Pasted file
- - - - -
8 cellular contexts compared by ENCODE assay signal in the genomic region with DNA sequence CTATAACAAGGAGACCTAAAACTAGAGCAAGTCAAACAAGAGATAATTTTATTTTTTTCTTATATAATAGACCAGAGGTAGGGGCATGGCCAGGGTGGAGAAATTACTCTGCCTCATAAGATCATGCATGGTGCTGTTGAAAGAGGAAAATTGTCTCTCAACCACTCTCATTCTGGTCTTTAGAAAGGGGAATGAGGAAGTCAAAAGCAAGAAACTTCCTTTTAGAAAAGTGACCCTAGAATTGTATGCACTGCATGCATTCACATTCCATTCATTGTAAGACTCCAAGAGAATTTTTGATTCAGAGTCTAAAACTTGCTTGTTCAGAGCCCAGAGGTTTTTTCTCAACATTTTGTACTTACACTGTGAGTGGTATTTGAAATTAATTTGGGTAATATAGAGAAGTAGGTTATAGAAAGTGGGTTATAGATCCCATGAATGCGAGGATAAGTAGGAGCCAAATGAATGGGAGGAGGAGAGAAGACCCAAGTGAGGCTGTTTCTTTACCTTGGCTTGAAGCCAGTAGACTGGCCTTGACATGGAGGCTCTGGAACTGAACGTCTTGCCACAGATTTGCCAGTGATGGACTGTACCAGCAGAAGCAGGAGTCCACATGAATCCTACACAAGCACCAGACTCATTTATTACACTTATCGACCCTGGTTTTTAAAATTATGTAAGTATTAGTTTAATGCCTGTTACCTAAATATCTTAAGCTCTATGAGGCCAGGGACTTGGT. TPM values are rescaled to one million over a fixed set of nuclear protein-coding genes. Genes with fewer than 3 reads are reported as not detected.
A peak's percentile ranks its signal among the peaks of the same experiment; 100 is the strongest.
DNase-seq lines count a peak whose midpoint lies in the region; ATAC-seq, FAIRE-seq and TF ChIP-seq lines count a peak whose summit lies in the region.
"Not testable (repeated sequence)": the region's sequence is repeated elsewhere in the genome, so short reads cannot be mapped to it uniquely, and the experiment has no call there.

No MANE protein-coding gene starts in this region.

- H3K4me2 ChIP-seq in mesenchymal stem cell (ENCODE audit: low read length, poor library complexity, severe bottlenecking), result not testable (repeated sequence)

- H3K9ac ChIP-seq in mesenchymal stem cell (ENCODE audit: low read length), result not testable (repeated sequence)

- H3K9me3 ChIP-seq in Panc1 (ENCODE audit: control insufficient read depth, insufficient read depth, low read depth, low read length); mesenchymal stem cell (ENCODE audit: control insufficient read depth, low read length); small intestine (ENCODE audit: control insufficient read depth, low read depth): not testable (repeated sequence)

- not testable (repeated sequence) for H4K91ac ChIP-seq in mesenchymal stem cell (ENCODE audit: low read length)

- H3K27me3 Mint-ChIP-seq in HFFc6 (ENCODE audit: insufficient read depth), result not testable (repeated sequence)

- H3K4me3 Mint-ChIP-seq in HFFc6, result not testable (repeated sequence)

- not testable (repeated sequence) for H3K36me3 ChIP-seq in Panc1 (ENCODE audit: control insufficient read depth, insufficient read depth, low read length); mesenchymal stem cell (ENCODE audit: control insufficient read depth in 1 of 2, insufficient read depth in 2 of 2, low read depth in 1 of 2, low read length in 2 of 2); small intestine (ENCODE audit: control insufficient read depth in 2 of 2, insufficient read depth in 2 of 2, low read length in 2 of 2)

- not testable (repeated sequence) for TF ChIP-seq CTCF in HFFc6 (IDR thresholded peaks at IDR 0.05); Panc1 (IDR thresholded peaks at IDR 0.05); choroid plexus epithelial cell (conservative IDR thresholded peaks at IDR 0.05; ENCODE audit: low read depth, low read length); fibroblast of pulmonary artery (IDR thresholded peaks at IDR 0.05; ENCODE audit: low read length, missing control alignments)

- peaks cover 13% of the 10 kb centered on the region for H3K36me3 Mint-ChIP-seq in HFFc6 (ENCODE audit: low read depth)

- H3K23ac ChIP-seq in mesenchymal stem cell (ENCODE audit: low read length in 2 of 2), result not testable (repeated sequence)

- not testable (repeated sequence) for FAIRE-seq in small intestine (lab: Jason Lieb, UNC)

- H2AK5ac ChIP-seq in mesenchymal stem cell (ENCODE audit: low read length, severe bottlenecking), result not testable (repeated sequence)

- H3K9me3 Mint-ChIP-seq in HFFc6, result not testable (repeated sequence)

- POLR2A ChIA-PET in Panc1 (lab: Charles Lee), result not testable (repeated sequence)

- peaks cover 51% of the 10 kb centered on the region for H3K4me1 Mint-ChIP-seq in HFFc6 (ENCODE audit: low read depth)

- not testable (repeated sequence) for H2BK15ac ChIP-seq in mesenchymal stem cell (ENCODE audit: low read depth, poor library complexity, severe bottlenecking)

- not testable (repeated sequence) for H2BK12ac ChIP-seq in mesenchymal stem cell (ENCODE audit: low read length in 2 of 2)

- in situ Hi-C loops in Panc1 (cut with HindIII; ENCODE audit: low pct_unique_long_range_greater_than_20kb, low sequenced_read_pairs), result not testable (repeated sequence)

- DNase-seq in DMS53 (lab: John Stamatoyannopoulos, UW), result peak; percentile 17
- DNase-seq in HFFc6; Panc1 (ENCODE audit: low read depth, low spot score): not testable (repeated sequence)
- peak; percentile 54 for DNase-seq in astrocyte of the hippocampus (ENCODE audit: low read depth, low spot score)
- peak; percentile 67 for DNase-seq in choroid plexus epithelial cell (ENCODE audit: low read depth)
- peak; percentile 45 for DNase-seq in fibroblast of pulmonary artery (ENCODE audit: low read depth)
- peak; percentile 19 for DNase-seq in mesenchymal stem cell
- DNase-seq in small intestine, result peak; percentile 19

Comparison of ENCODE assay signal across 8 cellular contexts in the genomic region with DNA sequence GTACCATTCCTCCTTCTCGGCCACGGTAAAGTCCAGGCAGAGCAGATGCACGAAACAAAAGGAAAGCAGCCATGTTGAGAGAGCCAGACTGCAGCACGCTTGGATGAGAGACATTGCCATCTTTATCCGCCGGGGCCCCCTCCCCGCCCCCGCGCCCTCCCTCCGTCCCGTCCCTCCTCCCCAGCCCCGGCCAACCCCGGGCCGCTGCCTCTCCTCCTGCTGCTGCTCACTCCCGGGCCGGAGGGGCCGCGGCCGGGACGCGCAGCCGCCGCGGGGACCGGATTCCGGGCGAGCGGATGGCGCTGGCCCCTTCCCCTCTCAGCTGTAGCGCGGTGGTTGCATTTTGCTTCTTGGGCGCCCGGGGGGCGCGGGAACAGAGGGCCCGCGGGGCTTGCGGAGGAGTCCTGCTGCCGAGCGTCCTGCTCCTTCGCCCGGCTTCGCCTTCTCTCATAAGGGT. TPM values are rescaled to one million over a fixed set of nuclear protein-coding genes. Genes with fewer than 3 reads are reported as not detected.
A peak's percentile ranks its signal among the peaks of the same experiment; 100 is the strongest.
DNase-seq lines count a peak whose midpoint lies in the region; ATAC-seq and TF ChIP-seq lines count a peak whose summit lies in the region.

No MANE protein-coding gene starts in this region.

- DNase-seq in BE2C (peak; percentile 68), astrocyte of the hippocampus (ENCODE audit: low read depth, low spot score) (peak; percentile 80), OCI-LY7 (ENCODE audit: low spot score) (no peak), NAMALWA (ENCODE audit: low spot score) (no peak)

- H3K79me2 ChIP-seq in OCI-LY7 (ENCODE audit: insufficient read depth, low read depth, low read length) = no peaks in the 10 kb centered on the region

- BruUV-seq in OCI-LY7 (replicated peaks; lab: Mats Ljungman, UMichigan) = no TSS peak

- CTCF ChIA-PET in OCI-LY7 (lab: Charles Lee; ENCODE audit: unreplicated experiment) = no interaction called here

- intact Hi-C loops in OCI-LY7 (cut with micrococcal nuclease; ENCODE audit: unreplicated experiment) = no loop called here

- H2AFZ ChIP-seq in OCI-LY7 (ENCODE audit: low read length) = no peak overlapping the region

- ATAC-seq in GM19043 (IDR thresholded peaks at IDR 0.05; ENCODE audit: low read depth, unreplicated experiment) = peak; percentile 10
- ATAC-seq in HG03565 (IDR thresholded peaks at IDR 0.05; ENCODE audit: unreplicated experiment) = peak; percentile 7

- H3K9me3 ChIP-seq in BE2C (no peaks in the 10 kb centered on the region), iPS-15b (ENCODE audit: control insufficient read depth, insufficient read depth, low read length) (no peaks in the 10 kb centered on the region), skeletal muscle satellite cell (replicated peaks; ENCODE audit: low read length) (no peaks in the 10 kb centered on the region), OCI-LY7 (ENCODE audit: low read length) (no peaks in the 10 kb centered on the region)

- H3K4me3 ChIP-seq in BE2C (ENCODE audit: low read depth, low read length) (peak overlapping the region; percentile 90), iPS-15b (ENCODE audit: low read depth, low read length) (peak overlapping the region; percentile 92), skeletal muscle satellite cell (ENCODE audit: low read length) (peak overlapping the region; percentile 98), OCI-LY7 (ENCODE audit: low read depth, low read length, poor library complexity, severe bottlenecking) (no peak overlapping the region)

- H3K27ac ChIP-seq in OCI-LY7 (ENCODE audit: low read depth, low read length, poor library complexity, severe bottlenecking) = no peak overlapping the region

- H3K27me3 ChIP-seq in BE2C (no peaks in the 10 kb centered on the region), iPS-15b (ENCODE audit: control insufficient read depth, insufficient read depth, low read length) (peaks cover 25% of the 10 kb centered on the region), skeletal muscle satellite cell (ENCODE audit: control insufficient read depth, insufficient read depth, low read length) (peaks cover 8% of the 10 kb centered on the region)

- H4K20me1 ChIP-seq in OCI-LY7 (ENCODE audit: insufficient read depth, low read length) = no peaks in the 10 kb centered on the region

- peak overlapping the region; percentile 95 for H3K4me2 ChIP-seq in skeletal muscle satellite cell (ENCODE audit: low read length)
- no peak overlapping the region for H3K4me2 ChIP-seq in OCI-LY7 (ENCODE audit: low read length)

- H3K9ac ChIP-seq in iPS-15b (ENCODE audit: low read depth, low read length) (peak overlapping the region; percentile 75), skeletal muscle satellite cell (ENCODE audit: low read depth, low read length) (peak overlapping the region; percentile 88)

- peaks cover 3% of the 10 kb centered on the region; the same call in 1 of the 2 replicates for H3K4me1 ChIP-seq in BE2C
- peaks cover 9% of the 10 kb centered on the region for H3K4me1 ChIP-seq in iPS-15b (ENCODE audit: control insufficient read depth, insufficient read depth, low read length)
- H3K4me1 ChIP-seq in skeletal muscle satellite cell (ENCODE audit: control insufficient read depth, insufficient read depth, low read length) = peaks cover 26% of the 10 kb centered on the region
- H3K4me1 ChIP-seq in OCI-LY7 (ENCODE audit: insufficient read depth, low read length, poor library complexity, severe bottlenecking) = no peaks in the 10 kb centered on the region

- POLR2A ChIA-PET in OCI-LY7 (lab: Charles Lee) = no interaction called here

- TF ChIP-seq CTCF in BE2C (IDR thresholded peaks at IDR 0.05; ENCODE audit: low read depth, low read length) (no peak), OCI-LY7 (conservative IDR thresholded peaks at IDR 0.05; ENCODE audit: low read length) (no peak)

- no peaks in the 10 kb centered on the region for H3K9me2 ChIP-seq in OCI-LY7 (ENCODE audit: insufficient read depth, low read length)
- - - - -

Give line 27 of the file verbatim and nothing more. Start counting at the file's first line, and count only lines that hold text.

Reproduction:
- peak; percentile 67 for DNase-seq in choroid plexus epithelial cell (ENCODE audit: low read depth)